With about 50% of marriages ending in divorce, the number of children and teens who experience their parents’ separation is huge. And, while divorce doesn’t have the same stigma it did years ago, it still can be a very difficult event in a young person’s life.
“The dissolution of their parents’ marriage can create enormous stress for youngsters,” says Elissa Smilowitz, LCSWR and Coordinator of Triage & Emergency Services at North Shore Child & Family Guidance Center. “Divorce can be devastating to the children’s feelings of safety, causing fear of abandonment and fear of losing a parent’s love. Anxiety, depression and low self-esteem are common.”
Guilt is often another problem, she adds. “Many times young children blame themselves for the divorce and think that it is somehow their fault that it happened.”
In addition, many parents make the mistake of talking negatively about their ex-spouse in front of their children. “This upsets them because they see their parents as their caretakers, and they need to feel safe and supported by them,” says Smilowitz.
The Children’s Center
North Shore Child & Family Guidance Center runs a program called the Children’s Center at Nassau County Family Court, which provides care and early learning to almost 2,000 children annually, ages 6 weeks – 12 years, while their parents or guardians are conducting court business, including divorce proceedings. For information, please call (516) 626-1971.
When parents put their kids in the middle of their battles, the children struggle with issues of loyalty. “Even if they are very caring parents, they may do things inadvertently that cause distress to their child, such as asking the child to talk with the ex-spouse about a change in weekend plans instead of dealing with the adult directly.”
Here are some tips on how to help your children deal with divorce:
- Be supportive toward the child, reassuring them that both parents will always love them.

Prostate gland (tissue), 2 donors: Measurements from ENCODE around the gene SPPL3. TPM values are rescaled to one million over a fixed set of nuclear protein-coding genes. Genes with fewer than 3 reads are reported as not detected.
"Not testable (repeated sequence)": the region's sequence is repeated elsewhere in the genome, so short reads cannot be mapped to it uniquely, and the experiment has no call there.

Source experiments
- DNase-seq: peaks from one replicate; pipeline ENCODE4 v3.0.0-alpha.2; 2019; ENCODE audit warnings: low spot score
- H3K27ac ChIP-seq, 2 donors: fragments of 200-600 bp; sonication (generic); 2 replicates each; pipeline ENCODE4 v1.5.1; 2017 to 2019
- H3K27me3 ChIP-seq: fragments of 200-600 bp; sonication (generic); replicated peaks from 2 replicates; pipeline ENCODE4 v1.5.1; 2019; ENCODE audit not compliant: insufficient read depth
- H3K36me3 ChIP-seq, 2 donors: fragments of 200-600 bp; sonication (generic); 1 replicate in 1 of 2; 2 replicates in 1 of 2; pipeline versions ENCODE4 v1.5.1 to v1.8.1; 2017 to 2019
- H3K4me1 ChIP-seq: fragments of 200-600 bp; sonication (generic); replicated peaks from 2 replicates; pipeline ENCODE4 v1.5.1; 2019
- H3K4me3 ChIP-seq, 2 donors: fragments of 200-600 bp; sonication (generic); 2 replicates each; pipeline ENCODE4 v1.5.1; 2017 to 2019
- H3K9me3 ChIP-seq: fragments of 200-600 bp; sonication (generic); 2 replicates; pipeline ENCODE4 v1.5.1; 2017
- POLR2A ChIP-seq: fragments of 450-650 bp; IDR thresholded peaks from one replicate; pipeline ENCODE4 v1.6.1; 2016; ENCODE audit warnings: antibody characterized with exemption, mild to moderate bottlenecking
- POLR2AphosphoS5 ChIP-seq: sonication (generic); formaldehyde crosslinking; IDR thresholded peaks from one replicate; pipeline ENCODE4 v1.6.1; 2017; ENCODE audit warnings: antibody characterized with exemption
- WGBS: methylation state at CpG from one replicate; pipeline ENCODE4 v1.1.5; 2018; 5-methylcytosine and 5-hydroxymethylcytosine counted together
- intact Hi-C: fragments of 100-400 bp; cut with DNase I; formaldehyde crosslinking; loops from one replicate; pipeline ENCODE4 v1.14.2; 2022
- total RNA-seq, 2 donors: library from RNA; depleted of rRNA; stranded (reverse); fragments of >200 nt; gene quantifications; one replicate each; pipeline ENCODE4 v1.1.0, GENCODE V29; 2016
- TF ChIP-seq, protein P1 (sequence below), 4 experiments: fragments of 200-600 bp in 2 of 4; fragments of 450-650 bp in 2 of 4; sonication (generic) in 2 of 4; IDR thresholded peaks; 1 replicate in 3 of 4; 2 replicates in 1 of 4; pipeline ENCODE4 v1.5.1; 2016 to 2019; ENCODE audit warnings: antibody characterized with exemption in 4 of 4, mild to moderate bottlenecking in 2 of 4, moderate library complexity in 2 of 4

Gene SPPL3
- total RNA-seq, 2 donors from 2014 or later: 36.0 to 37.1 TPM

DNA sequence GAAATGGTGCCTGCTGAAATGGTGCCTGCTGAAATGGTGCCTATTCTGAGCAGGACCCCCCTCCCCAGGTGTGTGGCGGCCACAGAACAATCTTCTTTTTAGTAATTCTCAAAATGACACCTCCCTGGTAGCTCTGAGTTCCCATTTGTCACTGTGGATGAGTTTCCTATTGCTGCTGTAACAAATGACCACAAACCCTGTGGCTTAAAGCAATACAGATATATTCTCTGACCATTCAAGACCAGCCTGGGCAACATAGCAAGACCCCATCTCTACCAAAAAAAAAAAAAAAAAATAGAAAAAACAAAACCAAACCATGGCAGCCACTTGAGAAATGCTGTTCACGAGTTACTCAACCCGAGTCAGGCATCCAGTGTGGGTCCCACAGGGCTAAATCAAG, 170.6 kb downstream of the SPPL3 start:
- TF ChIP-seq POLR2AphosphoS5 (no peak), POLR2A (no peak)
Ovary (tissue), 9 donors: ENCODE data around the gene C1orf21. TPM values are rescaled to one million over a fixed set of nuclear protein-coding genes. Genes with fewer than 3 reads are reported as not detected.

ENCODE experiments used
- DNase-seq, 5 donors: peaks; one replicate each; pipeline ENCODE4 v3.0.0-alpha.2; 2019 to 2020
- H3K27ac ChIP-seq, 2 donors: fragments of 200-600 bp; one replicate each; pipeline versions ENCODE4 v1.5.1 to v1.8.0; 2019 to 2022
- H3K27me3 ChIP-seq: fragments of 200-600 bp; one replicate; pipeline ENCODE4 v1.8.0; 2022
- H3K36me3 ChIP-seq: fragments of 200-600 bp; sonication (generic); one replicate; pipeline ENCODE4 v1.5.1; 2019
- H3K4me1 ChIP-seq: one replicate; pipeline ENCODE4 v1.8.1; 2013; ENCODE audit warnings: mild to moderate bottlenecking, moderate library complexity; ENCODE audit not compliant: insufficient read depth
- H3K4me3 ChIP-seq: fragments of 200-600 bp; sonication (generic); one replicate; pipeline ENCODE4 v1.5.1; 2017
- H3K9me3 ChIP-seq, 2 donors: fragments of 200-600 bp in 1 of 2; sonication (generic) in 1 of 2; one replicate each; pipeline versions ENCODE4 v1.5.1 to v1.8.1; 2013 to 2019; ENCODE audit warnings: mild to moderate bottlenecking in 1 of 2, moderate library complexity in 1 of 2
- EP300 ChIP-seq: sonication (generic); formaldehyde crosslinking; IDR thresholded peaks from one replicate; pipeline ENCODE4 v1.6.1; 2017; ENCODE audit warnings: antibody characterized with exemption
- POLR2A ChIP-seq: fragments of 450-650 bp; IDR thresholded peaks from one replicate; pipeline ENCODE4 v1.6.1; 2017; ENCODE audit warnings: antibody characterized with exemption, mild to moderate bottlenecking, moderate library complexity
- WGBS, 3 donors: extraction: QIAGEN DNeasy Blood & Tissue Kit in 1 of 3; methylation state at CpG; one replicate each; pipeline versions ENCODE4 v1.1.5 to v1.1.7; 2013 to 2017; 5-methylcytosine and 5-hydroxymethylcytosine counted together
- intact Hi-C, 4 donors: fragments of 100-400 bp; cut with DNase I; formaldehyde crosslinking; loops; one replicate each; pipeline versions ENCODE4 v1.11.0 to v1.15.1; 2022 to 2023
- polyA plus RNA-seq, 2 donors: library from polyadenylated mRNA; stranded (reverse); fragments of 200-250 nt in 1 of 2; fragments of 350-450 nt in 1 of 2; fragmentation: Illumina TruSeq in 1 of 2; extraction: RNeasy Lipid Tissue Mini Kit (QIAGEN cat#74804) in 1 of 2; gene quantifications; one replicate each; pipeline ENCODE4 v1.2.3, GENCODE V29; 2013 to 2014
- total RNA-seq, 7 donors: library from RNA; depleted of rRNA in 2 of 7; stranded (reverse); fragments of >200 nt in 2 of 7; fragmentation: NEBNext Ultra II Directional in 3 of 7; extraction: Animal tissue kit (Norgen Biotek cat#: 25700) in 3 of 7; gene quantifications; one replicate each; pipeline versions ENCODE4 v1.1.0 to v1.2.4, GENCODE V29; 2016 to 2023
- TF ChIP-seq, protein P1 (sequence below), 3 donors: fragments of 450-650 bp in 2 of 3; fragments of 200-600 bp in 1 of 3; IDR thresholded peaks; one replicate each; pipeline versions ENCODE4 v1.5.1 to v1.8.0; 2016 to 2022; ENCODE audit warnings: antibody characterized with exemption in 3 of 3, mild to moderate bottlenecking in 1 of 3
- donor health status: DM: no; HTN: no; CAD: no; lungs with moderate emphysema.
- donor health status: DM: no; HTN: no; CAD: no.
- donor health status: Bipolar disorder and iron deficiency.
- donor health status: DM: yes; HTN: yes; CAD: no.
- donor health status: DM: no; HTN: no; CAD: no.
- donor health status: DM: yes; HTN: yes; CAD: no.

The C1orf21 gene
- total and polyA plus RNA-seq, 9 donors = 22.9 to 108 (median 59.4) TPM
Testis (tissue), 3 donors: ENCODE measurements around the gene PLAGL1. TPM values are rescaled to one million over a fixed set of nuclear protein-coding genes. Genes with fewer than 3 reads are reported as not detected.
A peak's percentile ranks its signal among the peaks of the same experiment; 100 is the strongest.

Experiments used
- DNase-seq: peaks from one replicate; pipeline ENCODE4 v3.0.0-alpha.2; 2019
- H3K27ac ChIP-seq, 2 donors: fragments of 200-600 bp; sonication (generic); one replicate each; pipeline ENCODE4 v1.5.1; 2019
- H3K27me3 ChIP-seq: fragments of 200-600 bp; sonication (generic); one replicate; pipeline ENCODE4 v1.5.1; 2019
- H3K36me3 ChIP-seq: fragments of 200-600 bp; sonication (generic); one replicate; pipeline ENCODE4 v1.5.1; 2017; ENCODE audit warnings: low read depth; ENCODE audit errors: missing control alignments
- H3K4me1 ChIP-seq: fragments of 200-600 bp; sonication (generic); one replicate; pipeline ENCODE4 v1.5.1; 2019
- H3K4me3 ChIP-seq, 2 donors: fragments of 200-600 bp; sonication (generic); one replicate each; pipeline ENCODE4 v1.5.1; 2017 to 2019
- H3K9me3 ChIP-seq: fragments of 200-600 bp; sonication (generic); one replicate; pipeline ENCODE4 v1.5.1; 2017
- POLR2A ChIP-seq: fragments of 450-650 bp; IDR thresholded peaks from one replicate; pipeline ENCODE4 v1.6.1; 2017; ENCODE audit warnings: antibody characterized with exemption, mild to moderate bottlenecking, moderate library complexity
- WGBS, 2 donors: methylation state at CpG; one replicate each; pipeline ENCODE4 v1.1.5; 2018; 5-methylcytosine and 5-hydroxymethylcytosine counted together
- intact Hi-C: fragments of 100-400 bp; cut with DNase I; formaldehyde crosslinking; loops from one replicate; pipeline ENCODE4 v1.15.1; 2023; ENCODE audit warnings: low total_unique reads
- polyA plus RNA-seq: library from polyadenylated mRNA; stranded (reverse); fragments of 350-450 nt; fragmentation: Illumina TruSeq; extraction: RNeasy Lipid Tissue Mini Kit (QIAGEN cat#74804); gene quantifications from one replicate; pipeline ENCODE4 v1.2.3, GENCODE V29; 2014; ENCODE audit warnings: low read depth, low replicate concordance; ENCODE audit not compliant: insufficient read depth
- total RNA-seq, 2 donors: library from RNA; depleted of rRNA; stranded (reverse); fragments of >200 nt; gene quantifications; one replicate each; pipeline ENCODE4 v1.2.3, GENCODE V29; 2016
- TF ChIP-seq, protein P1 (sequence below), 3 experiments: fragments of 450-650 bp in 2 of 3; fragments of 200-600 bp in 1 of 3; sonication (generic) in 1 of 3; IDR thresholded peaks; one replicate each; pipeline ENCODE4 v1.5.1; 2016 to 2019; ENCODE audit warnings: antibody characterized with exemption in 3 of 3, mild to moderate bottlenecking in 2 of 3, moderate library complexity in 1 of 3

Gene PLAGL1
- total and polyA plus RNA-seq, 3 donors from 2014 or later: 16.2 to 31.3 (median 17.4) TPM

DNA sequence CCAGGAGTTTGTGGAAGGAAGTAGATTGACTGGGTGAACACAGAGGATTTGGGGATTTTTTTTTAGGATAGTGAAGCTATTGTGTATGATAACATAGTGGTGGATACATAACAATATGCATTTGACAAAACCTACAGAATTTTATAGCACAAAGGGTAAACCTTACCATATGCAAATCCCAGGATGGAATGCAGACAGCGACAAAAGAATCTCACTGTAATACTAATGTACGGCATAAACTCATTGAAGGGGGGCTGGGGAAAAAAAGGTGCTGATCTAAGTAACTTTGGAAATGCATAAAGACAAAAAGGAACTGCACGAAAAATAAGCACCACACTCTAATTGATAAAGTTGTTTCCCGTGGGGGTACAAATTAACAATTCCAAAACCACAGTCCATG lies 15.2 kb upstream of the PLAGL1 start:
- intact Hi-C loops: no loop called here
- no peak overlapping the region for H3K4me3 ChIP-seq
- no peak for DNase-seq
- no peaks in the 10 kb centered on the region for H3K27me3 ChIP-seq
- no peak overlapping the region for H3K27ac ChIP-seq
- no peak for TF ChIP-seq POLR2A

- Encourage your kids to speak to you openly about all their feelings, and validate that those feelings are normal and completely acceptable.
- Learn how to co-parent the children so there is no confusion on discipline. Rules about bedtime, homework and the like should remain consistent.
- Never talk negatively about the other parent in front of the children.
- If possible, show a united front by attending events like back to school nights together.
- Let their teachers know about your separation so they are on the lookout for any troubling behaviors from your child.
- Foster the relationships your child has with your ex’s family so that they don’t feel the loss of those attachments.
- Consider placing your child in a therapeutic group so they don’t feel like they are alone in their experience. Many schools have programs like “Banana Splits” offered by school-based social workers.
- Be sure to get support for yourself through this process, through friends, family members and professional therapy, if needed.
Remember, the post-divorce relationship with your ex-spouse is perhaps the most important factor in how well your children handle the matter, so do your best to get along for their sake. Knowing that they are loved no matter what is the key message.